Until late 2006, The Stock Exchange of Hong Kong Limited ("HKSE") would accept listing applications from only companies incorporated in four jurisdictions – Hong Kong, the P.R.C., the Cayman Islands and Bermuda. In recent years, as Hong Kong develops into one of the fastest growing capital markets in the world – raising total equity of US$82.8 billion and US$109.7 billion in 2009 and 2010 respectively – HKSE is also expanding its industry coverage and making itself a capital raising destination for companies all over the world. Under its current strategic plan, HKSE welcomes listings of companies from different sectors and different parts of the world, as long as they meet certain listing criteria, including corporate governance standards and financial requirements.

Since October 2006, HKSE has approved fourteen (14) other jurisdictions as acceptable overseas jurisdictions of an issuer's place of incorporation under the Hong Kong Listing Rules, including Australia, Brazil, B.V.I., Canada (British Columbia and Ontario), Cyprus, Germany, the Isle of Man, Japan, Jersey, Luxembourg, Singapore, the U.K. and the U.S.A. (California). Most recently, in January and then in March 2011, HKSE started to include Italy and France as such acceptable overseas jurisdictions.

For each such new jurisdiction, before it would approve a listing, HKSE may require certain amendments to such companies' constitutional documents to strengthen corporate governance (except where such amendments are prohibited in the home jurisdiction of the applicant), and certain disclosures in the offering documents to highlight material differences in that respect. Further, in addition to the Hong Kong Financial Reporting Standards or the International Financial Reporting Standards, overseas incorporated companies may have the accountants' reports prepared in accordance with generally accepted accounting principles in the U.S.A. or other accounting standards acceptable to HKSE under specific circumstances.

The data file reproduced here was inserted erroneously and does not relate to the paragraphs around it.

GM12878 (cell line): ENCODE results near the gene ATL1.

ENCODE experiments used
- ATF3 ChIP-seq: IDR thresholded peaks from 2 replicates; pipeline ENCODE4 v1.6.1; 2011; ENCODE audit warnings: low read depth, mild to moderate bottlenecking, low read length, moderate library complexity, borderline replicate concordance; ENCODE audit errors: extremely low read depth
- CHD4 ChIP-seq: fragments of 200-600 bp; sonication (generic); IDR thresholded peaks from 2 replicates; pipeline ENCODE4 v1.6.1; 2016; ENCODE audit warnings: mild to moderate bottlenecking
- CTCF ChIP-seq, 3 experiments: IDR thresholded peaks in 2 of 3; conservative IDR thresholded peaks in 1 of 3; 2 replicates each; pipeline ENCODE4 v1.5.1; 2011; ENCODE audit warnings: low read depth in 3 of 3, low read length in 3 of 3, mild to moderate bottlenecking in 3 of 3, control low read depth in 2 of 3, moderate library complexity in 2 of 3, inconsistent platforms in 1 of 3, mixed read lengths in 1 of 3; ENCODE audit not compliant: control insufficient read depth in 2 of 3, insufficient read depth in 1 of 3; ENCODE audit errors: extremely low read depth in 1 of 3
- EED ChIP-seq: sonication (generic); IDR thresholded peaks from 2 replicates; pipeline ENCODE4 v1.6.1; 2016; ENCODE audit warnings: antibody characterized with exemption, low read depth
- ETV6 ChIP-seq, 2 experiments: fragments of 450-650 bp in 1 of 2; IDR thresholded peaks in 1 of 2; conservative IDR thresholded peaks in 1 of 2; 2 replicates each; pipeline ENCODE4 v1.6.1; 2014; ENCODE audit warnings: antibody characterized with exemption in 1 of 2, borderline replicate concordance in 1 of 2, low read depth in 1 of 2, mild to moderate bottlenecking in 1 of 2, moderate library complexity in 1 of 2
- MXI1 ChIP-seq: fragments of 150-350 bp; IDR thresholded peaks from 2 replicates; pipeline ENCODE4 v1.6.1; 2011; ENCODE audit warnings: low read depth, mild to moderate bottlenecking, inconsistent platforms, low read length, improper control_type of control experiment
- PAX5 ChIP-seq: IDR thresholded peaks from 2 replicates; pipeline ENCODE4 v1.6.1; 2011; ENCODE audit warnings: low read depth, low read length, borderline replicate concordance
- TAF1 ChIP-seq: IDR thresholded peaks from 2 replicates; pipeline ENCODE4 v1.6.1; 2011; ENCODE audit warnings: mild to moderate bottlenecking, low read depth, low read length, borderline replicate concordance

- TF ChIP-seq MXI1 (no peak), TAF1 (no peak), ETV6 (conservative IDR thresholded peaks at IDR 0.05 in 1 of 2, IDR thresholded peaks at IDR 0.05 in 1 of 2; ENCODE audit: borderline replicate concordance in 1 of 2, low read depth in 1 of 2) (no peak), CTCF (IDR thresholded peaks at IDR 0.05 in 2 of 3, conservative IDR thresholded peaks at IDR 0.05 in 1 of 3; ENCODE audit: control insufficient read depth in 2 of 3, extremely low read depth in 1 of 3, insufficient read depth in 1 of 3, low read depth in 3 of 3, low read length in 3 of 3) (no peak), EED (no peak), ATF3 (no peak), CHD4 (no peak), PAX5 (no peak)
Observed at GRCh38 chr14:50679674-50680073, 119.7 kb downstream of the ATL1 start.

Once listed on HKSE, these overseas issuers are required to observe disclosure obligations and corporate governance requirements under the Listing Rules, which comport with international standards.

Italy

In January 2011, HKSE announced it would recognize Italy as an acceptable overseas jurisdiction of an issuer's place of incorporation under the Hong Kong Listing Rules if the listing applicant (i) is a joint stock company with the default structure, (ii) makes certain revisions to its constitutional documents, and (iii) demonstrates a reasonable nexus with Italy when it submits its listing application.

The potential Italian listing applicant is required to submit at the time of filing its listing application:

  • (a) a confirmation from the sponsor that it has considered and reviewed all material shareholder protection issues in its due diligence review under the Listing Rules, and that it is independently satisfied that the protection afforded by Italian laws and regulations to the applicant's shareholders is at least equivalent to or broadly commensurate with that in Hong Kong; and
  • (b) a legal opinion and the sponsor's confirmation that the applicant's constitutional documents do not contain provisions preventing it from complying with the Listing Rules, the Securities and Futures Ordinance and the Takeovers Codes ("Takeovers Codes").